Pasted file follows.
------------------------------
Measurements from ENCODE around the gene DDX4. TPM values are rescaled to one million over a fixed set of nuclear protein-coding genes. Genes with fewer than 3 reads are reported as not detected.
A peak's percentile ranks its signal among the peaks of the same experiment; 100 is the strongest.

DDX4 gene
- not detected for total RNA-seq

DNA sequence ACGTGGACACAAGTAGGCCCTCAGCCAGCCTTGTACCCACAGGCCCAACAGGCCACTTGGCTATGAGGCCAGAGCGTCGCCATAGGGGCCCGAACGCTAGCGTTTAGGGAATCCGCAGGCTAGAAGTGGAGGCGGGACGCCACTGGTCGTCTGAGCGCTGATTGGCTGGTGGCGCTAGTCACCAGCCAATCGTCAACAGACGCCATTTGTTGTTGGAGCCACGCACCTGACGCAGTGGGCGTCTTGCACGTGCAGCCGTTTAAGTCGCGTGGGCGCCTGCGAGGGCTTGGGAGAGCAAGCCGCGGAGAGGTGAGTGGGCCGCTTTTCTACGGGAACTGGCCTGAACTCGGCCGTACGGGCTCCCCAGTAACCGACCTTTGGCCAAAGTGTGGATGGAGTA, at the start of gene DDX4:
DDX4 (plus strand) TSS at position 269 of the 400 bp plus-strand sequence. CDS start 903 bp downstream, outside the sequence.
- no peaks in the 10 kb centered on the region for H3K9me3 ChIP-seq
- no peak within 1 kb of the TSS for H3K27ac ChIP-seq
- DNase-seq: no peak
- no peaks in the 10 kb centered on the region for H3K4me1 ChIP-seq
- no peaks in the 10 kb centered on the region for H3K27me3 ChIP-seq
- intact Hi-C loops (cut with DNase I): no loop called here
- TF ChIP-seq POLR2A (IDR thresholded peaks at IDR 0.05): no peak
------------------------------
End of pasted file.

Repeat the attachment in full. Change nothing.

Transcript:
Measurements from ENCODE around the gene DDX4. TPM values are rescaled to one million over a fixed set of nuclear protein-coding genes. Genes with fewer than 3 reads are reported as not detected.
A peak's percentile ranks its signal among the peaks of the same experiment; 100 is the strongest.

DDX4 gene
- not detected for total RNA-seq

DNA sequence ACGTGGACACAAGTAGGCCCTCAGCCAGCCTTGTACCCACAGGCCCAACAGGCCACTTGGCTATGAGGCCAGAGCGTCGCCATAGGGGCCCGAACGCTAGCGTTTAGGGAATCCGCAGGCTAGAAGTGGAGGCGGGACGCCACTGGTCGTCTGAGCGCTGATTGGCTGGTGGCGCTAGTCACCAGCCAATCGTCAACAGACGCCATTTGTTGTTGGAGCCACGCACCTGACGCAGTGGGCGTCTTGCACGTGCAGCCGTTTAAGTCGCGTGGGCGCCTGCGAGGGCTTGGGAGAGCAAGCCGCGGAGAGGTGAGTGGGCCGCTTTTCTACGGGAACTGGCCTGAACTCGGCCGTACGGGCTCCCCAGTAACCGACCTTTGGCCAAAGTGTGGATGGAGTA, at the start of gene DDX4:
DDX4 (plus strand) TSS at position 269 of the 400 bp plus-strand sequence. CDS start 903 bp downstream, outside the sequence.
- no peaks in the 10 kb centered on the region for H3K9me3 ChIP-seq
- no peak within 1 kb of the TSS for H3K27ac ChIP-seq
- DNase-seq: no peak
- no peaks in the 10 kb centered on the region for H3K4me1 ChIP-seq
- no peaks in the 10 kb centered on the region for H3K27me3 ChIP-seq
- intact Hi-C loops (cut with DNase I): no loop called here
- TF ChIP-seq POLR2A (IDR thresholded peaks at IDR 0.05): no peak